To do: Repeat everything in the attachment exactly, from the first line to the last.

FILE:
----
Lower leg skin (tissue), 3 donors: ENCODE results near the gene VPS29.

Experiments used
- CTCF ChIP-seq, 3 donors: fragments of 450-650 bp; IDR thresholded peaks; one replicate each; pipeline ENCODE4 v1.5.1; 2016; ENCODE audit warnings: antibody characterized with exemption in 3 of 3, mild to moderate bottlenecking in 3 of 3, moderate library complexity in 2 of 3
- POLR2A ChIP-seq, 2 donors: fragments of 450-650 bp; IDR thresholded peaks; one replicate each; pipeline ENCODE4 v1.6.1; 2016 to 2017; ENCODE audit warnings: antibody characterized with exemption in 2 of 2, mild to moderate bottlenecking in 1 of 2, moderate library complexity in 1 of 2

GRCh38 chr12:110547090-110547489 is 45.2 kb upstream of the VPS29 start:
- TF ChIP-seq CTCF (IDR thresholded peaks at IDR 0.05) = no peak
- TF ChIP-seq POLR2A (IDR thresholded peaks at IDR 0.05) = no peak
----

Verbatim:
Lower leg skin (tissue), 3 donors: ENCODE results near the gene VPS29.

Experiments used
- CTCF ChIP-seq, 3 donors: fragments of 450-650 bp; IDR thresholded peaks; one replicate each; pipeline ENCODE4 v1.5.1; 2016; ENCODE audit warnings: antibody characterized with exemption in 3 of 3, mild to moderate bottlenecking in 3 of 3, moderate library complexity in 2 of 3
- POLR2A ChIP-seq, 2 donors: fragments of 450-650 bp; IDR thresholded peaks; one replicate each; pipeline ENCODE4 v1.6.1; 2016 to 2017; ENCODE audit warnings: antibody characterized with exemption in 2 of 2, mild to moderate bottlenecking in 1 of 2, moderate library complexity in 1 of 2

GRCh38 chr12:110547090-110547489 is 45.2 kb upstream of the VPS29 start:
- TF ChIP-seq CTCF (IDR thresholded peaks at IDR 0.05) = no peak
- TF ChIP-seq POLR2A (IDR thresholded peaks at IDR 0.05) = no peak